WRAPUP 14-Ukraine says residents coerced into Russian annexation vote
Ukrainian officials said people were banned from leaving some occupied areas until the four-day vote was over, armed groups were going into homes, and employees were threatened with the sack if they did not participate. "Today, the best thing for the people of Kherson would be not to open their doors," said Yuriy Sobolevsky, the displaced first deputy council chairman of Kherson region.
Russia launched referendums on Friday aimed at annexing four occupied regions of Ukraine, raising the stakes of the seven-month-old war in what Kyiv called a sham that saw residents threatened with punishment if they did not vote. Ukrainian officials said people were banned from leaving some occupied areas until the four-day vote was over, armed groups were going into homes, and employees were threatened with the sack if they did not participate.
"Today, the best thing for the people of Kherson would be not to open their doors," said Yuriy Sobolevsky, the displaced first deputy council chairman of Kherson region. The votes on becoming part of Russia were hastily-organised after Ukraine recaptured large swathes of the northeast in a counter-offensive earlier this month.
With Russian President Vladimir Putin also announcing a military draft this week to enlist 300,000 troops to fight in Ukraine, the Kremlin appears to be trying to regain the upper hand in the grinding conflict since its Feb. 24 invasion. By incorporating the four areas, Moscow could portray attacks to retake them as an attack on Russia itself - potentially using that to justify even a nuclear response.
Putin and other Russian officials have mentioned nuclear weapons as an option in extremis: a terrifying prospect in a war that has already killed tens of thousands of people, uprooted millions and pummelled the global economy. Voting in the provinces of Luhansk, Donetsk, Kherson and Zaporizhzhia in the east and southeast, representing about 15% of Ukrainian territory, was due to run from Friday to Tuesday.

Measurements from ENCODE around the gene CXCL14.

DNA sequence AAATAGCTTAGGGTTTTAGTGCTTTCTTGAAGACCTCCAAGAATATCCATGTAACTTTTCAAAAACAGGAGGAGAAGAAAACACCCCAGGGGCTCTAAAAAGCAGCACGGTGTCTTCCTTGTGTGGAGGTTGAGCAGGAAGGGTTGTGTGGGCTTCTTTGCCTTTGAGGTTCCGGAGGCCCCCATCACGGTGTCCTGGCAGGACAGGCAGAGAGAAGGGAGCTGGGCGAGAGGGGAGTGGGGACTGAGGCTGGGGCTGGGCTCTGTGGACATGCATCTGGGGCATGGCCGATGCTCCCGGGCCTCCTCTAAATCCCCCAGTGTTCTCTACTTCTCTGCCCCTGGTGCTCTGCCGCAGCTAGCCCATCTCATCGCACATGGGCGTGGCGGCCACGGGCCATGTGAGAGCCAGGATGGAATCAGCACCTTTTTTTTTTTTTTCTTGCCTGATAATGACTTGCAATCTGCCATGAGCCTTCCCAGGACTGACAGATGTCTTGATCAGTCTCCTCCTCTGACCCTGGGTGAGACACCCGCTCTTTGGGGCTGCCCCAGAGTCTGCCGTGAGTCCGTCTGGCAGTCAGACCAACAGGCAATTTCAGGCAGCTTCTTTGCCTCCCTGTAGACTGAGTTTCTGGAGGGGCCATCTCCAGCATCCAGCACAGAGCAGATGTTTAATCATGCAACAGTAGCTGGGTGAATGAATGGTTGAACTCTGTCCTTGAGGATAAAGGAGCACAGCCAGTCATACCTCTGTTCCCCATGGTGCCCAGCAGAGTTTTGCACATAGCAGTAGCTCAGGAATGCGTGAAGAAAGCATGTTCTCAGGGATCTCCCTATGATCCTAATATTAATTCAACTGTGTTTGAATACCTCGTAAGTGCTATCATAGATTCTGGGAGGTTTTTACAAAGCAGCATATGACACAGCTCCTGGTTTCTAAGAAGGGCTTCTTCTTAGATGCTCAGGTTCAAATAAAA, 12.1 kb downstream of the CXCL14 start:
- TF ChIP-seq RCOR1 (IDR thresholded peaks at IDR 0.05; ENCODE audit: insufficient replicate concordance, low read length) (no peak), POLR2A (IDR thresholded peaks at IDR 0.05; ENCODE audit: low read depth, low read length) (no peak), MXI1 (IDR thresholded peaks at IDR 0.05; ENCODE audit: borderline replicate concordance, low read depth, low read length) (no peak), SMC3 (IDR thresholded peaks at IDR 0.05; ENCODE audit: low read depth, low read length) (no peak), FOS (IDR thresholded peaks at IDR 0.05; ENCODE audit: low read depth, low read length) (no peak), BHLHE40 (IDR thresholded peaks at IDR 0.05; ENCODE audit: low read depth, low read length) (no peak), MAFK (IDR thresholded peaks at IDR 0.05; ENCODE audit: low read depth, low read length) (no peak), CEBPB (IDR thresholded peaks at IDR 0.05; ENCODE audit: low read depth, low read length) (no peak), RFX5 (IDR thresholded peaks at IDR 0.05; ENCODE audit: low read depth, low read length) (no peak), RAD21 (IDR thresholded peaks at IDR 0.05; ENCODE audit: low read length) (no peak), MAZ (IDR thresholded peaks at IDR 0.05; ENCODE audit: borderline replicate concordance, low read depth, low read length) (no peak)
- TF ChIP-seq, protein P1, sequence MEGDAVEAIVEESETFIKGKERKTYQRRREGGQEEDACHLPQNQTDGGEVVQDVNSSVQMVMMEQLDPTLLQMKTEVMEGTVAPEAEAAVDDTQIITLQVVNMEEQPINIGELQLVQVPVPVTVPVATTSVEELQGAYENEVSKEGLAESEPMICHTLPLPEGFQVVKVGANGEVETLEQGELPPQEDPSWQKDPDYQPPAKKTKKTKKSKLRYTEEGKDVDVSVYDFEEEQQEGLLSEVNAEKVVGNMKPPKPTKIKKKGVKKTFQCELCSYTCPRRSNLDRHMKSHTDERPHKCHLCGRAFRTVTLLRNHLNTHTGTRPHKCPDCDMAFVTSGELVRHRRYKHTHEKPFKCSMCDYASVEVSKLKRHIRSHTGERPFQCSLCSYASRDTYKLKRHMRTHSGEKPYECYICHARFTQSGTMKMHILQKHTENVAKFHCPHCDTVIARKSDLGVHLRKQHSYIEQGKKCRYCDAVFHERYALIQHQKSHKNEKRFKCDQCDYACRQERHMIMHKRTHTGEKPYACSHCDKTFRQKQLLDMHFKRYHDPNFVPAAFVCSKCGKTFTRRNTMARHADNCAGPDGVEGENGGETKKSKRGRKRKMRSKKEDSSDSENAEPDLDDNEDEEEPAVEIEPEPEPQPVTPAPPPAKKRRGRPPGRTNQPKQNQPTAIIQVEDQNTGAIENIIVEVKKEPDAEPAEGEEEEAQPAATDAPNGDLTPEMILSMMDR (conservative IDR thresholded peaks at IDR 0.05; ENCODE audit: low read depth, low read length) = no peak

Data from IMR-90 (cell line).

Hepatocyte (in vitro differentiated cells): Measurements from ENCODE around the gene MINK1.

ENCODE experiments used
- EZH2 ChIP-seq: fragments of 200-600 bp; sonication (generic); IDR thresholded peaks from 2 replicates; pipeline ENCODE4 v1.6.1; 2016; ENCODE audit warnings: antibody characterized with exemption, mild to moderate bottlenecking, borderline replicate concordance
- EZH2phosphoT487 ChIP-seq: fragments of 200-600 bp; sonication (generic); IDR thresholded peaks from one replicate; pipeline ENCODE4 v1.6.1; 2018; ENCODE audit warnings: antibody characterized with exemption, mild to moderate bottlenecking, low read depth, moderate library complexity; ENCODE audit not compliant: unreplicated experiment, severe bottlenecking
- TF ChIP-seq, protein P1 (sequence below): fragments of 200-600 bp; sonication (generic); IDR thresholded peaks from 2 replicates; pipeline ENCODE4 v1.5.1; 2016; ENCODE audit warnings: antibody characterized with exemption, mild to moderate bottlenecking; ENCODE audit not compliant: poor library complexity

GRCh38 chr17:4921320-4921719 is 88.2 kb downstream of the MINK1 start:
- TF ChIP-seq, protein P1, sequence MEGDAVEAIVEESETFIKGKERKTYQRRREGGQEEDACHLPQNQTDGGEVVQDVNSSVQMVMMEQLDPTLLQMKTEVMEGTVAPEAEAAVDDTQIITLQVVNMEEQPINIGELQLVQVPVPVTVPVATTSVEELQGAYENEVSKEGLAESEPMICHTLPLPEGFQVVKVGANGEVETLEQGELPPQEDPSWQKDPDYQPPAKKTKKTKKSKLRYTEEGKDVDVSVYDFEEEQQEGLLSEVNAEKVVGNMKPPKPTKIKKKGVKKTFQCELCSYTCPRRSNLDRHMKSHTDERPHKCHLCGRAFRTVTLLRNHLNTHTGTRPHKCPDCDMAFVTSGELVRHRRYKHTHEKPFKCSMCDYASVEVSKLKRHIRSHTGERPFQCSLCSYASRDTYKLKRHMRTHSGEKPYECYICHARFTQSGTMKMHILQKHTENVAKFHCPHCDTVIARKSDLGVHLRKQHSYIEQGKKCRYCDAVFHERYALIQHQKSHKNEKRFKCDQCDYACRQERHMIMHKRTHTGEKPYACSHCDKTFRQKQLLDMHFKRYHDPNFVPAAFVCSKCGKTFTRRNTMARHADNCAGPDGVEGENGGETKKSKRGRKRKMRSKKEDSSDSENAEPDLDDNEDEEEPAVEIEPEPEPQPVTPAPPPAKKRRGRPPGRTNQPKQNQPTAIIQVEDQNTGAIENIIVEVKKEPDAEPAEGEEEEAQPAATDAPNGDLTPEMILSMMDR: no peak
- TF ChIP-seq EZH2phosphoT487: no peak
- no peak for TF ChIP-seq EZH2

Over 20.5% of voters eligible to vote in the Zaporizhzhia region and 15% of those in the Kherson region voted on Friday, Russia's Interfax news agency reported, citing local electoral officials. "In our view, that's enough for the first day of voting," the head of Kherson's Russian-installed election commission, Marina Zakharova, was quoted as saying.
Polling stations were also set up in Moscow, for residents of those regions now living in Russia. Flag-waving government supporters attended rallies in Moscow and St. Petersburg in favour of the referendums and the war effort. 'RUSSIANS PANICKY'
Serhiy Gaidai, Ukraine's Luhansk governor, said that in the town of Starobilsk, the population was banned from leaving and people were being forced out of homes to vote. In the town of Bilovodsk, a company director told employees voting was compulsory and anyone refusing to take part would be fired and their names given to security services, he added.
Calling the event "elections without elections," Gaidai said people were being forced to fill out "pieces of paper" without privacy in kitchens and yards, with towns sealed off. "The mood of the Russians is panicky because they were not ready to carry out so quickly this so-called referendum, there is no support, there's not enough people," Kherson's Sobolevsky said on messaging app Telegram.